Sunrun continues to post positive news in an edgy residential solar market. In contrast to rival SolarCity's travails and the relative malaise of the larger market players, Sunrun has been exceeding estimates and raising guidance.

Last quarter, Sunrun installed 65 megawatts of residential solar systems, a 69 percent jump that beat the PV installer and financier's forecast, as well as the Street's expectations. In this quarter's earnings call, Lynn Jurich, the CEO of Sunrun, noted, "Year-to-date, we have taken market share" and "realized a 43 percent year-over-year increase in megawatts deployed, a 53 percent increase in net present value creation, [and] a 10 percent year-over-year improvement in our cost."    

Here are the takeaways from the earnings call.

  • Revenues grew to $112 million -- a jump of 36 percent year-over-year.
  • Total deployments were 80 megawatts, up 43 percent year-over-year.
  • Creation cost-per-watt was $3.37 in the third quarter of 2016, down 10 percent from Q3 2015.
  • Net present value created was $76 million, up 53 percent year-over-year.
  • The firm has project finance capacity through the second quarter of next year.
  • Net income was $16.9 million in the third quarter of 2016. Sunrun posted a Q2 net income of $32.6 million.
  • Net bookings were 79 megawatts, up 5 megawatts from the previous quarter.
  • Net G&A cost per watt declined to $0.24, a 27 percent decrease from Q2.

Sunrun's CEO bumped its 2016 guidance up a little bit, saying, "For full-year 2016, we are raising deployment guidance from 270 to 280 megawatts to approximately 285 megawatts." She also said, "We expect industry growth in California to be approximately 10 percent in 2016."

Equity analysts at UBS said, "While the company is gaining share, the challenge was always whether the company could do so while maintaining funding and margin. So far, RUN has delivered in what is clearly a challenging environment. In light of overall resi[dential] market concerns, we continue to view RUN as the best-in-class resi installer today," adding, "We actually see commentary around 20 cents of hardware cost reduction as easily achievable, while Nevada re-entry and Arizona rush could provide further upside." The investment analysts added, "Balance-sheet management continues to run ahead of residential solar peers."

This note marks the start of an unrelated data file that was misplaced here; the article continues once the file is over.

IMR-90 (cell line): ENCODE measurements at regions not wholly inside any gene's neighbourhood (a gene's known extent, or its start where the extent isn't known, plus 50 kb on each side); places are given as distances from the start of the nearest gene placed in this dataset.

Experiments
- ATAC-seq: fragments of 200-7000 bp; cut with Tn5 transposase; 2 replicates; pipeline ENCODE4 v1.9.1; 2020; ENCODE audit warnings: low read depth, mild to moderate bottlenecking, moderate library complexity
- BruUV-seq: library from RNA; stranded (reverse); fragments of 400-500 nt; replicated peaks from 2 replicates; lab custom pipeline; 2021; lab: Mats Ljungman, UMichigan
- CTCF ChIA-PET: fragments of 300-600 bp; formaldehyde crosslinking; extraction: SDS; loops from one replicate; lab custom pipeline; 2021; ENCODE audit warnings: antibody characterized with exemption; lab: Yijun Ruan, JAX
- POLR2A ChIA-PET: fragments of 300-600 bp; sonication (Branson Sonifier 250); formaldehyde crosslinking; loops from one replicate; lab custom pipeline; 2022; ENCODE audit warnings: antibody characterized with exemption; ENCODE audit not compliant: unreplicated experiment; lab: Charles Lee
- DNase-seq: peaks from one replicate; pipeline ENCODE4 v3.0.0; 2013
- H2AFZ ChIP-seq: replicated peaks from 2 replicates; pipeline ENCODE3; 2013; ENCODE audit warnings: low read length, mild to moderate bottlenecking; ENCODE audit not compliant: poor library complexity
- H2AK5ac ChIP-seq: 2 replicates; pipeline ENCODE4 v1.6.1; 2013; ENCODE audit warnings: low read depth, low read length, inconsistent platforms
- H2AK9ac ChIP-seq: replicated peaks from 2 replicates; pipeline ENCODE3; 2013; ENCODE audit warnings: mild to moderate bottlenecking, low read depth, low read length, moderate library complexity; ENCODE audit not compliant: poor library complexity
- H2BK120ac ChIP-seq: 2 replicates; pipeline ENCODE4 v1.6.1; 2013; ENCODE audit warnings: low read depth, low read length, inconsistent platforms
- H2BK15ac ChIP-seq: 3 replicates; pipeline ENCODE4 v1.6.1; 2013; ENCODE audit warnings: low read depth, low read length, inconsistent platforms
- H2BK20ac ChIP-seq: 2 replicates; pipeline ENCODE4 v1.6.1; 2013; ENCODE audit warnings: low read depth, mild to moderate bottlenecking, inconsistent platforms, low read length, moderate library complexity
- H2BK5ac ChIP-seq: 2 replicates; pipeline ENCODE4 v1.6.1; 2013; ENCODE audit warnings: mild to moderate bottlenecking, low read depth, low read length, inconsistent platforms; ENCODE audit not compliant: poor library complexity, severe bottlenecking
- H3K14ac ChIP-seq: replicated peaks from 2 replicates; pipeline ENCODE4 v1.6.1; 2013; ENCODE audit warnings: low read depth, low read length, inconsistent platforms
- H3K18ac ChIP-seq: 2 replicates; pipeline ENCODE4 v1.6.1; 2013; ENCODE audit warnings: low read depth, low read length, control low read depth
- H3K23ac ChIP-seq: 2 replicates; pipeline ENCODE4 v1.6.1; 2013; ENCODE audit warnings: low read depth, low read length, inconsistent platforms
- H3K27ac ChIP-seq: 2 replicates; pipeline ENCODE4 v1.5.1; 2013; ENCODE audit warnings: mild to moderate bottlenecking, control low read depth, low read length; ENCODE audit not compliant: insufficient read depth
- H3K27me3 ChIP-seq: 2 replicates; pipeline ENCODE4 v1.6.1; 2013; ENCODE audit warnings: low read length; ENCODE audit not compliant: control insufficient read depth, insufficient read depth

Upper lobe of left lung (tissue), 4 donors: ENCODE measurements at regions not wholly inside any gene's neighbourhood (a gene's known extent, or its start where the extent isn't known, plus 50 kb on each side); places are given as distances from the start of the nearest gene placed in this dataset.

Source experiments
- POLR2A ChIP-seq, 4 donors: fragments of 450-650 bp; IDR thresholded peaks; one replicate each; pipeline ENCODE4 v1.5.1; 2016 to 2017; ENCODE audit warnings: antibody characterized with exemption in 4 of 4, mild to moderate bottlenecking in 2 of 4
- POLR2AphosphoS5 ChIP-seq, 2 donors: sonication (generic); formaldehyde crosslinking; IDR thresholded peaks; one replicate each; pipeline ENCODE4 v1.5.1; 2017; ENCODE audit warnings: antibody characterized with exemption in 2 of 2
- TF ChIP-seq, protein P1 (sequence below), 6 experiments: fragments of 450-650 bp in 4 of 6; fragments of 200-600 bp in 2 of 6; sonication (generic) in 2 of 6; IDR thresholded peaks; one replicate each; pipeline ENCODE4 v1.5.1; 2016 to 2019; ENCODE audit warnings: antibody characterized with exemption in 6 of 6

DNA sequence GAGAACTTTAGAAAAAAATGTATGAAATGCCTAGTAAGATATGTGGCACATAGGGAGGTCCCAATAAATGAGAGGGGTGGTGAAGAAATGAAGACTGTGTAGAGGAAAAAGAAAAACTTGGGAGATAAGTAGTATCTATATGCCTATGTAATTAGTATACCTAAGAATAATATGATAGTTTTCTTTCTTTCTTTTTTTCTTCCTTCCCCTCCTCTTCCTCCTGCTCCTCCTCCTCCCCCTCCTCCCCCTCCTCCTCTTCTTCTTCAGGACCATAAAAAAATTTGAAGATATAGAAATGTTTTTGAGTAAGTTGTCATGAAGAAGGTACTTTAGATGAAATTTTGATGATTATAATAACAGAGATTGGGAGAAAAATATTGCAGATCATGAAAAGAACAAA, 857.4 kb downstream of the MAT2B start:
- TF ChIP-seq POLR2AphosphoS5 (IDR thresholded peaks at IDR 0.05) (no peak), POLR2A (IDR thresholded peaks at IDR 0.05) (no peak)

Oppenheimer's equity analysts contend that "RUN continued to demonstrate the resiliency of its multi-channel model. Value creation and growth are running ahead of competitors. RUN noted it continues to see strong fundamentals, even as competitors guide installations lower. The company is also making progress on reducing cost, both from an installation and an overhead perspective."

Considering potential impacts to solar in the new administration, CEO Lynn Jurich said, "The bipartisan support is strong, and in fact, the renewal that we just went through last year was led by prominent Republicans." She added, "Importantly, the solar industry employs hundreds of thousands of solar workers across the country, adding workers at a rate nearly 12 times faster than the overall economy. These are jobs that are not going to be exported; these are blue-collar jobs; these are well-paying jobs."

Jurich said, "Rooftop solar is the anti-establishment energy choice, and that's what we offer."

Sunrun's Edward Fenster added, "The Clean Power Plan was really a utility-scale item that didn't really affect rooftops. In fact, you could easily argue that it could be positive and negative for rooftops."

Jurich said, "First of all, most of our customers are Republicans. The psychology is: 'I want competition, I want freedom from the monopoly, I don’t want people telling me what to do.'"


Thanks to SA for the call transcript.